Clinical characteristics: Adult Refsum disease (ARD is associated with elevated plasma phytanic acid levels, late childhood-onset (or later) retinitis pigmentosa, and variable combinations of anosmia, polyneuropathy, deafness, ataxia, and ichthyosis. Onset of symptoms ranges from age seven months to older than age 50 years. Cardiac arrhythmia and heart failure caused by cardiomyopathy are potentially severe health problems that develop later in life.
Diagnosis/testing: The diagnosis of ARD is established in a proband with suggestive clinical and biochemical findings by identification of biallelic pathogenic variants in either PHYH or PEX7 on molecular genetic testing.
Management: Treatment of manifestations: Plasmapheresis or lipid apheresis to decrease phytanic acid levels is used only for acute arrhythmias or extreme weakness. Dietary restriction of phytanic acid intake helps resolve ichthyosis, sensory neuropathy, and ataxia. A high-calorie diet and avoidance of fasting prevent mobilization of phytanic acid stored in adipose tissue into the plasma. Hypercaloric parenteral infusions are required during periods of severe illness or postoperatively. Supportive treatment includes hydrating creams for ichthyosis and drugs for cardiac arrhythmias and cardiomyopathy.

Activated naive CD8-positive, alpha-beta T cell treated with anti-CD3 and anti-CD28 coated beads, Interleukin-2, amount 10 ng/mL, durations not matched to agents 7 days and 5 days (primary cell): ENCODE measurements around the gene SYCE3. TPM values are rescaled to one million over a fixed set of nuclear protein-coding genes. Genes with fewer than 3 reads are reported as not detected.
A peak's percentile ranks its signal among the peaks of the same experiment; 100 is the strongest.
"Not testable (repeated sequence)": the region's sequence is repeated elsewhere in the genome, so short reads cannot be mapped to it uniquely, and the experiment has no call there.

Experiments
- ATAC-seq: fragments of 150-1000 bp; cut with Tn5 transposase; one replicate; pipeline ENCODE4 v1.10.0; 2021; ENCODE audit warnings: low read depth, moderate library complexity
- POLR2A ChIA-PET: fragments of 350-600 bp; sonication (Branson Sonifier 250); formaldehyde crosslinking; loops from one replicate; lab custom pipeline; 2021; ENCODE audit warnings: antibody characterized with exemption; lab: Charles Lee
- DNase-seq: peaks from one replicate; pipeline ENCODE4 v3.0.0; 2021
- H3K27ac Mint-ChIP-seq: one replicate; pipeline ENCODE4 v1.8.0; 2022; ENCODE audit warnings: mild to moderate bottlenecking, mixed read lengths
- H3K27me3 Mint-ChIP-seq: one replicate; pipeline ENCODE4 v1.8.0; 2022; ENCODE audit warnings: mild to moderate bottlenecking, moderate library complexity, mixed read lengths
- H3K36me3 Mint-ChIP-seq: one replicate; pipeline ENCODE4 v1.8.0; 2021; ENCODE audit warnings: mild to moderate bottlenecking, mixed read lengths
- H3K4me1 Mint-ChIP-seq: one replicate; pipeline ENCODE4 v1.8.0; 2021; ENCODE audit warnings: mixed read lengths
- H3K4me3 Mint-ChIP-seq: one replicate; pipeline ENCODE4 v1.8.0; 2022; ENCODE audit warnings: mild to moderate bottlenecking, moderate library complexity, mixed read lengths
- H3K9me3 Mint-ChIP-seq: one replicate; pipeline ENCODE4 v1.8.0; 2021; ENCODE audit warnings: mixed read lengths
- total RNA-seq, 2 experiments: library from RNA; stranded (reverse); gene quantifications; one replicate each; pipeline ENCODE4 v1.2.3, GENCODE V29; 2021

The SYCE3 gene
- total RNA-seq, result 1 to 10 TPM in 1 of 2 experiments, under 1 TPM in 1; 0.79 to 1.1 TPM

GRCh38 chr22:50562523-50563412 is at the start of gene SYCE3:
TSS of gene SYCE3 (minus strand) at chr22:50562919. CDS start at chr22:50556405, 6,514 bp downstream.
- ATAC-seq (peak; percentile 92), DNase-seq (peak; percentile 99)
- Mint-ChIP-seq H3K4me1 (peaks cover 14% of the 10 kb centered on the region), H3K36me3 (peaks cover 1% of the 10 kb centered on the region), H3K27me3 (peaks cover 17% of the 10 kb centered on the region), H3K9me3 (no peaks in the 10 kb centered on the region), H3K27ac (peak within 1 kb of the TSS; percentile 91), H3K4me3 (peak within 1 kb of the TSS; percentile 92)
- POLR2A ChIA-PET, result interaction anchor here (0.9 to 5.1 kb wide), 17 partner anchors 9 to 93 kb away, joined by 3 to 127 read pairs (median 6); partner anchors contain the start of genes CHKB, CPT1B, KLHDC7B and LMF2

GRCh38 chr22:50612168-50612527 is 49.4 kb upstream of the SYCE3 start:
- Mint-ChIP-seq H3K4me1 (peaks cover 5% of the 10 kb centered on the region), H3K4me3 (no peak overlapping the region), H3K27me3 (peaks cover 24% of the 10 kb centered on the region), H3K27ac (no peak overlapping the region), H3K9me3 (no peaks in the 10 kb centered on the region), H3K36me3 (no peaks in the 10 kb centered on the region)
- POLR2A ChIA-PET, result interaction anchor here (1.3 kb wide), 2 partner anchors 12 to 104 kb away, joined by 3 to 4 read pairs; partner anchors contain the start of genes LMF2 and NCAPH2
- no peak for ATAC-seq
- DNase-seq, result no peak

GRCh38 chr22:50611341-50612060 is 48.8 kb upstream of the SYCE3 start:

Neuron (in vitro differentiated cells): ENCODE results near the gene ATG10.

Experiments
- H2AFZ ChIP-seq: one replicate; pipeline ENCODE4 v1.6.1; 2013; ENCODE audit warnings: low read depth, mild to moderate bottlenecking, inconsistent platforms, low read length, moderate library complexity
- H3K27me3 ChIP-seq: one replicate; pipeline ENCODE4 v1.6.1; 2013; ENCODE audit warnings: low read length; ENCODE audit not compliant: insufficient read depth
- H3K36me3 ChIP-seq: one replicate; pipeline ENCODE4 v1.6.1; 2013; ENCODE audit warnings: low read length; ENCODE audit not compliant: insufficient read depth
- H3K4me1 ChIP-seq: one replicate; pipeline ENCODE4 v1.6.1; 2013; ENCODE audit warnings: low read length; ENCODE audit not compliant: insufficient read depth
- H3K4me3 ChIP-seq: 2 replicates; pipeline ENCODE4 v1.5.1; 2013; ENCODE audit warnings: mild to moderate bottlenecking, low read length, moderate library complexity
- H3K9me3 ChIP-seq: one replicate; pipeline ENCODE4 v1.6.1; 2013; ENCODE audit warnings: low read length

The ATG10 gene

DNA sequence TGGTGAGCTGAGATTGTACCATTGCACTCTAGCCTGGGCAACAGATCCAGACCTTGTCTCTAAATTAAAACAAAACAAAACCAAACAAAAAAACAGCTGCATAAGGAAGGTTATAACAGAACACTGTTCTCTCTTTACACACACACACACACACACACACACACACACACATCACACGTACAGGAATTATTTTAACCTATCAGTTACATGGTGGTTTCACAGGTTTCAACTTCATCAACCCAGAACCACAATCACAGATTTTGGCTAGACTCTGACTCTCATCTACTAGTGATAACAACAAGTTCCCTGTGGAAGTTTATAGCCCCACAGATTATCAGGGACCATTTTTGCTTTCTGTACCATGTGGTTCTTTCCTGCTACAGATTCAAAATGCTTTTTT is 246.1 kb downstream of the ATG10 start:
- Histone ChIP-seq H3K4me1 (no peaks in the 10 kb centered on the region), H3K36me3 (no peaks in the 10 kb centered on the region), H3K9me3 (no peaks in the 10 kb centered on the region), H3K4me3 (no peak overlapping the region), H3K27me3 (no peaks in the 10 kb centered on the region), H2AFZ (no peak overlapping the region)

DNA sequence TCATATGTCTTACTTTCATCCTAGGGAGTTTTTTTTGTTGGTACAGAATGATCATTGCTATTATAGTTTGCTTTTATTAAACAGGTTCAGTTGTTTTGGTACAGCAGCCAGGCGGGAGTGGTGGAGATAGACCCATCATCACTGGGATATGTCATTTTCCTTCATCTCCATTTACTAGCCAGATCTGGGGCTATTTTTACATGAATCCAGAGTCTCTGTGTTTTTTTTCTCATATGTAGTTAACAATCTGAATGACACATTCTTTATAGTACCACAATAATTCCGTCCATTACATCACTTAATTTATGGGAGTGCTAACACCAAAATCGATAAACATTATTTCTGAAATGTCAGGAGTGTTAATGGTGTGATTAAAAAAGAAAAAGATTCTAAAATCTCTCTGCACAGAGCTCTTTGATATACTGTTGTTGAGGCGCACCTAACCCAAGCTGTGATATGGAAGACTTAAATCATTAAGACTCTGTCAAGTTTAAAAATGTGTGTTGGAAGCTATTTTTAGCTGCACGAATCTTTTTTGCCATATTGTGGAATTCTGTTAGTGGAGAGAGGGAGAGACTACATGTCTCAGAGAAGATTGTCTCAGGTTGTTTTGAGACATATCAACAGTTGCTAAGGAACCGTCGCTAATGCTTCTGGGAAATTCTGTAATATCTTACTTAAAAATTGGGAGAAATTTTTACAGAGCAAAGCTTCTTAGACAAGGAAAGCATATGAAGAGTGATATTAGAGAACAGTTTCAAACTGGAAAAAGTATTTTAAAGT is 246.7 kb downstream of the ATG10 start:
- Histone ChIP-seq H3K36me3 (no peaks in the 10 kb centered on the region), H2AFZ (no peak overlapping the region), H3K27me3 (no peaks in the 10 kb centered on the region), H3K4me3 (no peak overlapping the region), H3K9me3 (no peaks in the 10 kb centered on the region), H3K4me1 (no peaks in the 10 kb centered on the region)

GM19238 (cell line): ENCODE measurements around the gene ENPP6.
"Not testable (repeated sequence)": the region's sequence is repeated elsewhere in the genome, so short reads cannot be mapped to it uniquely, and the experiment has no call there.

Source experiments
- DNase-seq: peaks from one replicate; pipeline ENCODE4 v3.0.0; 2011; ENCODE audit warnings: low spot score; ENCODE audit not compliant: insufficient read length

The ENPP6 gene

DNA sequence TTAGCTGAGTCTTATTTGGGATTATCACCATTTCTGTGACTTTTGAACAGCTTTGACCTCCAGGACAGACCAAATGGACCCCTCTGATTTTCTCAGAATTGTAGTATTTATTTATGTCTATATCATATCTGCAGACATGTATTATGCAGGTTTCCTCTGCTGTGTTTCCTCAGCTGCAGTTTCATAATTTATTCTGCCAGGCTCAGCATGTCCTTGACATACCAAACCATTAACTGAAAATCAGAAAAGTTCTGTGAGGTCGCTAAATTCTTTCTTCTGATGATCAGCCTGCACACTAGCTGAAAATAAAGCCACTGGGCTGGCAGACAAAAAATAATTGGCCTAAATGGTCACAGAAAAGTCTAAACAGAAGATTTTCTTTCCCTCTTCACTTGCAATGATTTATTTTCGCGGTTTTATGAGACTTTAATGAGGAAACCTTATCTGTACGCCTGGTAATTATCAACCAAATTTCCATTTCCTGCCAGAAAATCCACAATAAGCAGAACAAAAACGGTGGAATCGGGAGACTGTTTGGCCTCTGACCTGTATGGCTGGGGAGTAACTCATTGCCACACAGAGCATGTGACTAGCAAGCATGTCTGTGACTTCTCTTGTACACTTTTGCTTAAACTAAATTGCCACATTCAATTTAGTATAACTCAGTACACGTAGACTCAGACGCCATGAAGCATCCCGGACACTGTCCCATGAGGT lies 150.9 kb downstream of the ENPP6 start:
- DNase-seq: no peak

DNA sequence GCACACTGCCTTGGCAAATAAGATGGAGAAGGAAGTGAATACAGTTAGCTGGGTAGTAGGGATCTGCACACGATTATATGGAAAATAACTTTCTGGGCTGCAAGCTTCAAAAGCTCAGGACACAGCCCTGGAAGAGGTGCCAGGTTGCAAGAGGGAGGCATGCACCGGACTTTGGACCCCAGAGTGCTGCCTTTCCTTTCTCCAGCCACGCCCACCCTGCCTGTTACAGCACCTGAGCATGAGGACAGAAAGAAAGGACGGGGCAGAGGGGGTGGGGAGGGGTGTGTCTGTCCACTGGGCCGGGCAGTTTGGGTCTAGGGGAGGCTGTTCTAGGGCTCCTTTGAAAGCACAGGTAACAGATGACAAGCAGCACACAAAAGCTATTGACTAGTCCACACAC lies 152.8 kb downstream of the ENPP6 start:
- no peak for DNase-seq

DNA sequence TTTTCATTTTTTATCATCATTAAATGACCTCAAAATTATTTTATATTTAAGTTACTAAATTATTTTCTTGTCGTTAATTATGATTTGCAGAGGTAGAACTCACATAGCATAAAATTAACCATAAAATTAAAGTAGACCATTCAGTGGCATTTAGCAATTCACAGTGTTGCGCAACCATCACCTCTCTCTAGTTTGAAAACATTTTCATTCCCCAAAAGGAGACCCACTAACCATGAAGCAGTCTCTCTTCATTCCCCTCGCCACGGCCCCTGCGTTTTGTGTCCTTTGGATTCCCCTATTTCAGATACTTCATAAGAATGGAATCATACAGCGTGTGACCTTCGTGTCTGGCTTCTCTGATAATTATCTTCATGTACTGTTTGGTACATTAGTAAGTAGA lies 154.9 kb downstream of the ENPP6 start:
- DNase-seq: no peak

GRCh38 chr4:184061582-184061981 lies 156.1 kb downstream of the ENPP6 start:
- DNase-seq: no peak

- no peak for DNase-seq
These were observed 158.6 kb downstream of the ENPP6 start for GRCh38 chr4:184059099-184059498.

Agents/circumstances to avoid: Food products containing phytanic acid, mostly from ruminants (cow, sheep, goat), some fish and walnuts; fasting and/or sudden weight loss; use of either ibuprofen or amiodarone.
Evaluation of relatives at risk: Testing of sibs of a proband ensures early treatment to reduce plasma phytanic acid concentration before symptoms occur.
Genetic counseling: ARD is inherited in an autosomal recessive manner. If both parents are known to be heterozygous for a PHYH or PEX7 pathogenic variant, each sib of an affected individual has at conception a 25% chance of being affected, a 50% chance of being an asymptomatic carrier, and a 25% chance of being unaffected and not a carrier. Once the PHYH or PEX7 pathogenic variants have been identified in an affected family member, carrier testing for at-risk relatives, molecular genetic prenatal testing, and preimplantation genetic testing for ARD are possible.
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